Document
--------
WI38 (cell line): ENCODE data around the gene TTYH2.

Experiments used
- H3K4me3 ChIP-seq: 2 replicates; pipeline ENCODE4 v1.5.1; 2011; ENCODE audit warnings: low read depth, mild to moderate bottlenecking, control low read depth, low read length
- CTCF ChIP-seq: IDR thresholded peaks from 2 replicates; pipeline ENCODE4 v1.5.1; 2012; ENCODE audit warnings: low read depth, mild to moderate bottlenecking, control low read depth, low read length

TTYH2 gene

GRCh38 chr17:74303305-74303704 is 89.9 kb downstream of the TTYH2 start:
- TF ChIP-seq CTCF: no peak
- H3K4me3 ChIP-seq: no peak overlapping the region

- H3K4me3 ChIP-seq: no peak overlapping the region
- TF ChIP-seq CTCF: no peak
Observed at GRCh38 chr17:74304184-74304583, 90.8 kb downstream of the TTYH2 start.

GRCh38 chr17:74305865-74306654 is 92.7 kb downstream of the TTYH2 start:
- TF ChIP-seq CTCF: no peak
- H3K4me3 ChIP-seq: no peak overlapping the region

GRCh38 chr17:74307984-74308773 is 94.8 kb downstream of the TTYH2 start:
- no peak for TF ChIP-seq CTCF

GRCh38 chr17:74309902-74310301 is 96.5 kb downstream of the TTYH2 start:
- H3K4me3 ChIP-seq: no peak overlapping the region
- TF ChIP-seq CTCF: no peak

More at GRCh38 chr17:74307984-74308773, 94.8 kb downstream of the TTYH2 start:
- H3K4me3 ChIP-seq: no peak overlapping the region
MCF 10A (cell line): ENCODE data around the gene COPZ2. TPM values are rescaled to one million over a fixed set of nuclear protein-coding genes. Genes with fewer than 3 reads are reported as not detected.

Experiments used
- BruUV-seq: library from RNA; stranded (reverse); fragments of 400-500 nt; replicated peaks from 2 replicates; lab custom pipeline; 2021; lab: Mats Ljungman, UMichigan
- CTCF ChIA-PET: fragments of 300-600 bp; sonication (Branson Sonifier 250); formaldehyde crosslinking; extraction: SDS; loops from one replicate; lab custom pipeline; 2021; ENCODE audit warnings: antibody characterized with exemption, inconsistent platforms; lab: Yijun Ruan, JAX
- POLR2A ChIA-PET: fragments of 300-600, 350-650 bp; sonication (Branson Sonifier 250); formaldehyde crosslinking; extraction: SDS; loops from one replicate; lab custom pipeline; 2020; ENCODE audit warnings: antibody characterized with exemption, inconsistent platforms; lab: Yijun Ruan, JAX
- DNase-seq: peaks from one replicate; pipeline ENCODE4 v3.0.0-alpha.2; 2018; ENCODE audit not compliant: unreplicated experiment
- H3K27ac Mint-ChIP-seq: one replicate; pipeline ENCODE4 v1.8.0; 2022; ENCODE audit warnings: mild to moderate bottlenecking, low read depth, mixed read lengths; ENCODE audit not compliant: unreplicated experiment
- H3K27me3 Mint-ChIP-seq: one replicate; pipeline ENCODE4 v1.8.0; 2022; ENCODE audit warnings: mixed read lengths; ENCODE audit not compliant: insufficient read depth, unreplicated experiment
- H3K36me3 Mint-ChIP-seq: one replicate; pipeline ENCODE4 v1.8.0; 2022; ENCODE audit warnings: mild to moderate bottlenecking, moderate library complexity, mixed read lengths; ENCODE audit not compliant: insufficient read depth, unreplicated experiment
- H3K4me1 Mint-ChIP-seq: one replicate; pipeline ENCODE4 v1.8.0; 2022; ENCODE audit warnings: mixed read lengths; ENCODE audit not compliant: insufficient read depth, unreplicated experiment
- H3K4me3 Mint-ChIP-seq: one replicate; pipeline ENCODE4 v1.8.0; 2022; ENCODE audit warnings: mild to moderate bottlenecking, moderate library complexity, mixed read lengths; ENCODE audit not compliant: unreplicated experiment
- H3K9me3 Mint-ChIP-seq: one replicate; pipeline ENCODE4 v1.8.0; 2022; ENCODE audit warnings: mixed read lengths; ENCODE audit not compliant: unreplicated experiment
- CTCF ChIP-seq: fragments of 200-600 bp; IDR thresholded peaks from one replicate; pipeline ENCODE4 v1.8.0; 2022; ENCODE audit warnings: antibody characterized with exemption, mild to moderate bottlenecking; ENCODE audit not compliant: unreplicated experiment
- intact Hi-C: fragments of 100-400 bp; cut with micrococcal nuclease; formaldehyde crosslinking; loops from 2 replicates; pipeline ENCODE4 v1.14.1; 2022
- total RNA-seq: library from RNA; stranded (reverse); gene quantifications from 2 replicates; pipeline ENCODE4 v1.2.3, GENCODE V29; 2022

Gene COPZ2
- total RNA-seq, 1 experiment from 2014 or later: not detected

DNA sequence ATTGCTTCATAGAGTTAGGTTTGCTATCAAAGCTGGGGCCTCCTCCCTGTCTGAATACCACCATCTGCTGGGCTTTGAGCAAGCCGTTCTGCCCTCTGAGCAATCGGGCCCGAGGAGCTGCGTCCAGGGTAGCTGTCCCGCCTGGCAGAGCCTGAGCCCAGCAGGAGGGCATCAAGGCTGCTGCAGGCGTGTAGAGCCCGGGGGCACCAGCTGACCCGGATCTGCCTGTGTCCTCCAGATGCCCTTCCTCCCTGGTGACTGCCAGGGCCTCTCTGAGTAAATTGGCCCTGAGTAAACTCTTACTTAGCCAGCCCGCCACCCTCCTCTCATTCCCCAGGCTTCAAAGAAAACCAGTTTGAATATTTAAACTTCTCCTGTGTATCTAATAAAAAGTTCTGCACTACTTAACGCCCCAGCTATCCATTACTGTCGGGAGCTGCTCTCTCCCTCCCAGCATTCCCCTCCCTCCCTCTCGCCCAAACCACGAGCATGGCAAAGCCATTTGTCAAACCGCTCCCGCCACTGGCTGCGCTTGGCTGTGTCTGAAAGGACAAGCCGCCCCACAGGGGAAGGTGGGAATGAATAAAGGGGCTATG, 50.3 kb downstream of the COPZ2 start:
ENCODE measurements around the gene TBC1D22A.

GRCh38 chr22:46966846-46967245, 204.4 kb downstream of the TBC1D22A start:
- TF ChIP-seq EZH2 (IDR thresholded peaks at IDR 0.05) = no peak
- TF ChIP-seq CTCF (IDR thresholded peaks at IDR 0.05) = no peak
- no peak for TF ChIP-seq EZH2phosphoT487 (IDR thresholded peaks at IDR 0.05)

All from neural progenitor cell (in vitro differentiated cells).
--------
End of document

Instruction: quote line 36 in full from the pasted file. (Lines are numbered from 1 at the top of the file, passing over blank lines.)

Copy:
- total RNA-seq: library from RNA; stranded (reverse); gene quantifications from 2 replicates; pipeline ENCODE4 v1.2.3, GENCODE V29; 2022